“I learned my lesson, I think,” I said, and placed my lens cap back on – I was going to abstain from photography for a hot minute. “I think I’ve been under the impression lately that I know everything, but I didn’t know that people like this guy – who, let’s face it, is probably among the bottom 1, maybe 2 per cent of dangerous people in the world – exist.
“So, I must’ve known, like, less than nothing before now. And now I know nothing,” I brought my camera up once more, and glanced fondly at my monkey picture – the only one that survived the incident. “Well, except for how to con a con man.”
One of the primary objectives of my trip to Egypt was to sail the Nile on a traditional boat known as a felucca, an activity that had been recommended to me by a friend. And sailing on a felucca did not, as you’re about to see, disappoint.
If you’re also in Egypt (or will be there soon) and want to take a felucca trip, you have two options for doing so: Booking a trip in advance, in Cairo or Aswan; or simply turning up at the docks in Aswan, and speaking to a felucca captain to see if he’s got room. (The latter option can be tricky though, especially if you don’t know what a felucca looks like!)
For now, no matter your past, present or future felucca plans, enjoy these photos of my journey up the Nile via felucca.
I suspected I was going to get food poisoning in Burma from the moment I sat down for my first meal. The noodles tasted as filthy as the streets outside the restaurant looked; the plate gave off the same stench, albeit a fainter variant of it.
But I was still on my feet after a week of successively more toxic-seeming food, so I assumed I was out of the woods.
“I’ll have the fish,” I announced to the woman who’d invited me into her home to eat, after I spent the day exploring the nearby village of Inwa. I was practically defiant.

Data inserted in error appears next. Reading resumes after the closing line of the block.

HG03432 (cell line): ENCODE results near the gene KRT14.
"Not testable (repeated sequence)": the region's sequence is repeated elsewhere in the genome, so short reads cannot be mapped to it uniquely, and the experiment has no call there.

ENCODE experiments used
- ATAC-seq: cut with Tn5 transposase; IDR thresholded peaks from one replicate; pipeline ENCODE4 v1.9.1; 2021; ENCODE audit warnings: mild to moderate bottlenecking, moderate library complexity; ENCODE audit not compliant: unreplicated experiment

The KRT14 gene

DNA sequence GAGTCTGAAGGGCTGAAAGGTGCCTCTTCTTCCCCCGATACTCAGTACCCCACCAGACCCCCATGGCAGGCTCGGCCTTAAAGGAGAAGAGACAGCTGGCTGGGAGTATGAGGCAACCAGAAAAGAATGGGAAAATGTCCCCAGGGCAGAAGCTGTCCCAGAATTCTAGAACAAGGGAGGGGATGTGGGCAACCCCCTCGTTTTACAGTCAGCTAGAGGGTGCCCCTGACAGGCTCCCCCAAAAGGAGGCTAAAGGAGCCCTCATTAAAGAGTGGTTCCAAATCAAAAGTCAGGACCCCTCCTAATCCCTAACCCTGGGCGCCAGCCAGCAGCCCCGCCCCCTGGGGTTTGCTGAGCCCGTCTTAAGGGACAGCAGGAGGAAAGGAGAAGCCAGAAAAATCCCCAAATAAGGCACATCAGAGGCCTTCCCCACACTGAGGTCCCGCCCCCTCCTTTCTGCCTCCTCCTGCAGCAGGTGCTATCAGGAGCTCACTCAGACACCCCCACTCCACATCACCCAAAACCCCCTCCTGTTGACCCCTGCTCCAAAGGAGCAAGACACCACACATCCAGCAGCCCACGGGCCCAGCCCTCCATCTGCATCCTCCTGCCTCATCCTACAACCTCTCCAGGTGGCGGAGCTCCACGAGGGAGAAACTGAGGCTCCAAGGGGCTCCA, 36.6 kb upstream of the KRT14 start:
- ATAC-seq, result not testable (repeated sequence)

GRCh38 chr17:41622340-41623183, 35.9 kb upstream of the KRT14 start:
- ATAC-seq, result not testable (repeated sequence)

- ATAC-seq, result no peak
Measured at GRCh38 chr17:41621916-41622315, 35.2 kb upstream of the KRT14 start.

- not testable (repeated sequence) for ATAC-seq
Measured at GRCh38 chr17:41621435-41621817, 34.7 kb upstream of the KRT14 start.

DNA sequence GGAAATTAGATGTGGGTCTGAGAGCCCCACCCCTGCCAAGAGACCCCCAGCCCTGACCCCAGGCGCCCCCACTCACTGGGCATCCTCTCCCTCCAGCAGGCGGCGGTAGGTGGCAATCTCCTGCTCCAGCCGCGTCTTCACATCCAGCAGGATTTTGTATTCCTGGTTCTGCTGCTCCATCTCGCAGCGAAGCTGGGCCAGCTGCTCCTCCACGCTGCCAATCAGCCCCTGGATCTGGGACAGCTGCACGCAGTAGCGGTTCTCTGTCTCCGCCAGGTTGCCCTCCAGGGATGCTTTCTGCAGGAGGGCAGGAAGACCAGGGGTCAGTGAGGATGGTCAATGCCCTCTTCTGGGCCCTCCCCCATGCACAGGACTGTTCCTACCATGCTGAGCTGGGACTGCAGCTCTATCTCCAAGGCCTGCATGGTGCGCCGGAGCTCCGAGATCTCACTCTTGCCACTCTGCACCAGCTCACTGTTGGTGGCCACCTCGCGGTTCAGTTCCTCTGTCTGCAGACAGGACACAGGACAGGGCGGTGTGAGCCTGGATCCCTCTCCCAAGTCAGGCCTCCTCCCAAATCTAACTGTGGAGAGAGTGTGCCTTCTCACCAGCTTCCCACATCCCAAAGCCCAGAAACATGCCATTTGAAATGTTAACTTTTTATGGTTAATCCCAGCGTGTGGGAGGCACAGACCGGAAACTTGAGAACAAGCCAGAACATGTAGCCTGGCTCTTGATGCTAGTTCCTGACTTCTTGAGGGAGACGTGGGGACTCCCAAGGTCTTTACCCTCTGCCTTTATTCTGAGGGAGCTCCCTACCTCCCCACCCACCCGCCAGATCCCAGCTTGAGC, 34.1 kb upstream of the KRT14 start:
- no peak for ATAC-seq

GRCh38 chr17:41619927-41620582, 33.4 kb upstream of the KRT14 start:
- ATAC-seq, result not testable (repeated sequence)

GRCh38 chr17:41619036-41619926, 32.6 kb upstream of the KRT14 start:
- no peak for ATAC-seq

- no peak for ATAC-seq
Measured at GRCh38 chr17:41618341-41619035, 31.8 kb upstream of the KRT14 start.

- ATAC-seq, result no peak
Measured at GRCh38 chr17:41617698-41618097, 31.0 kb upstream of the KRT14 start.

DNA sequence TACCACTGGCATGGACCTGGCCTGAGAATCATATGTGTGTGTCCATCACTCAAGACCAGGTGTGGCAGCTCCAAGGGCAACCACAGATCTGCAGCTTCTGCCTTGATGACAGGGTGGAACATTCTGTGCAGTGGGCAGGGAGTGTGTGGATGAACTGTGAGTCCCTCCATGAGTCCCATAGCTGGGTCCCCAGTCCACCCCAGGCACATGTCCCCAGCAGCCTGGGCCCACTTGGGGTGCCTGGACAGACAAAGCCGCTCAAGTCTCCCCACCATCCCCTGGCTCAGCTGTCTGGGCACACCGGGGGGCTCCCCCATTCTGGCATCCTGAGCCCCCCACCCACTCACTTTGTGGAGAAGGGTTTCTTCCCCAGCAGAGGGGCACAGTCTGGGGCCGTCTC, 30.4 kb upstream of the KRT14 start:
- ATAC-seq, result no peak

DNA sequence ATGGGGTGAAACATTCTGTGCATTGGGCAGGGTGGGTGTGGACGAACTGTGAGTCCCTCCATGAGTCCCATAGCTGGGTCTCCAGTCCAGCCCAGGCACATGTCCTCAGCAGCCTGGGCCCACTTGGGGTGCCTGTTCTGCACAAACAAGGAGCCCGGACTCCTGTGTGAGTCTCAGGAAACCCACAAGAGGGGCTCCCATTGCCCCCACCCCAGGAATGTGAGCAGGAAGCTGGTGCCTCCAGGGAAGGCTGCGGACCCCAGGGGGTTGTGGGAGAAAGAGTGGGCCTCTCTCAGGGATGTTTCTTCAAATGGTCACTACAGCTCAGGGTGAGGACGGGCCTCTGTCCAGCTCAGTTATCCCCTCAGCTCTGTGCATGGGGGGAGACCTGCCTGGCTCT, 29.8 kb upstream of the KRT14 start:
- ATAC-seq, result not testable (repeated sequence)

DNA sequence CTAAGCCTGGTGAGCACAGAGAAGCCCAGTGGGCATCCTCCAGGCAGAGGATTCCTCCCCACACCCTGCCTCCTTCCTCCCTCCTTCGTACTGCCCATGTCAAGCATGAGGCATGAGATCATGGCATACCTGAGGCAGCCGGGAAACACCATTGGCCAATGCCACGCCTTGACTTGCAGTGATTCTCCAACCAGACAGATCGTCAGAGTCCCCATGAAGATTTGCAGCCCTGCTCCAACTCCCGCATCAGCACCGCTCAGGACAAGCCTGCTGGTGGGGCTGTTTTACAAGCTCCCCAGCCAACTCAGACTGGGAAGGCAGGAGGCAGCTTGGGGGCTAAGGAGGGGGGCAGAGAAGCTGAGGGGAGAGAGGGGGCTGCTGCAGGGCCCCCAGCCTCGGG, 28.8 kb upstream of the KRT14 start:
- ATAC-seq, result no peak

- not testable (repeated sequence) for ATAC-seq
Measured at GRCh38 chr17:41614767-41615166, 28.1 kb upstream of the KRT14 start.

And totally premature – the all-too-familiar fatigue, chills and headache began to set in just a few hours later.
“I’ll be fine,” I insisted to my travel companion, a nerdy fellow from Tennessee I’d met at the airport in Bangkok a few days earlier. “I’ve had food poisoning enough times to know what to expect. I’ll be well enough to get on the boat tomorrow to Bagan morning.”
“Tomorrow” is an operative term when you spend the entire night in transit between your bed and the toilet, crawling on your hands and knees because you literally can’t stand up. Needless to say, I didn’t board a boat that day.
But I definitely took a trip! It’s fucking trapped in there, I thought, and began clawing the point on my belly where I had determined the demon was located. Why won’t it leave? Why can’t it leave?
I did everything I could to expel the pathogen, save for finding a sharp object and performing surgery on myself. But as the morning light grew brighter, I was still seated on the toilet, empty of literally every solid, liquid and gas that wasn’t part of my body. And I was still full of food poisoning.
“Is something wrong, sir?” The receptionist asked, as I slithered down the stairs like a snake and into the lobby.
“I need to go to a doctor,” I whimpered, and hoisted myself off the bottom step and onto the floor. “Now.”
The silver lining of the pickup ride to the doctor’s office is that I realized it was indeed possible to feel worse than I did. Things about Burma that had initially charmed me – roads that clearly hadn’t been paved since the British left; cars made for leaded gasoline running on unleaded – were now the bane of my existence.
Although the drugs the doctor prescribed me – seven unique medications, from antibiotics, to activated charcoal, to narcotic pain pills – did little to actually make me feel better, stepping into the sun had provided me with the energy to stand up.
And, eventually, to walk. “I need to back to Bangkok tomorrow,” I whimpered to the travel agent who’d booked me on the boat trip I never took.
She looked upon me with concern “Why you no go to Bagan?”
“I feel like I am going to die!”
“Ah,” she nodded, as if this was something she heard every day.
Of course, I don’t know how near-death I actually was; in spite of the fact that he sold me enough medicine to fill a small carry-on, the doctor hadn’t seemed particularly alarmed by my condition.
But I felt bad enough to do something I’d never done before and have never done since – cut a trip short, travel suicide of sorts – so I’m going to assume I was pretty close.